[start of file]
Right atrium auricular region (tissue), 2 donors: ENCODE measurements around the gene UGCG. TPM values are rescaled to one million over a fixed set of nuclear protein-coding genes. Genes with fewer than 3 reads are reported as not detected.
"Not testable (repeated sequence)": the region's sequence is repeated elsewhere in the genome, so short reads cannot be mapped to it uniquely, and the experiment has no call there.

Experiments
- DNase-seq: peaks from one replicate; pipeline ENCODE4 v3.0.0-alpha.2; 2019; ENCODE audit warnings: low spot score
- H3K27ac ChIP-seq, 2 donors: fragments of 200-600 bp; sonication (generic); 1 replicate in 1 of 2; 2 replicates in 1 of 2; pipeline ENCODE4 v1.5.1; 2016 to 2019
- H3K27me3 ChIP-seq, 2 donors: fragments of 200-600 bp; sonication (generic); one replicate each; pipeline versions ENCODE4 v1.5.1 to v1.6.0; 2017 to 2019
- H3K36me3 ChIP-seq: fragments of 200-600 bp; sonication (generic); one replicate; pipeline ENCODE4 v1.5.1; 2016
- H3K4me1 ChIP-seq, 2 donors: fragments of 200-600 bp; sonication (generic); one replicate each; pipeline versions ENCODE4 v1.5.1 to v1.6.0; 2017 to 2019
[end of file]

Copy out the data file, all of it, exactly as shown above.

Right atrium auricular region (tissue), 2 donors: ENCODE measurements around the gene UGCG. TPM values are rescaled to one million over a fixed set of nuclear protein-coding genes. Genes with fewer than 3 reads are reported as not detected.
"Not testable (repeated sequence)": the region's sequence is repeated elsewhere in the genome, so short reads cannot be mapped to it uniquely, and the experiment has no call there.

Experiments
- DNase-seq: peaks from one replicate; pipeline ENCODE4 v3.0.0-alpha.2; 2019; ENCODE audit warnings: low spot score
- H3K27ac ChIP-seq, 2 donors: fragments of 200-600 bp; sonication (generic); 1 replicate in 1 of 2; 2 replicates in 1 of 2; pipeline ENCODE4 v1.5.1; 2016 to 2019
- H3K27me3 ChIP-seq, 2 donors: fragments of 200-600 bp; sonication (generic); one replicate each; pipeline versions ENCODE4 v1.5.1 to v1.6.0; 2017 to 2019
- H3K36me3 ChIP-seq: fragments of 200-600 bp; sonication (generic); one replicate; pipeline ENCODE4 v1.5.1; 2016
- H3K4me1 ChIP-seq, 2 donors: fragments of 200-600 bp; sonication (generic); one replicate each; pipeline versions ENCODE4 v1.5.1 to v1.6.0; 2017 to 2019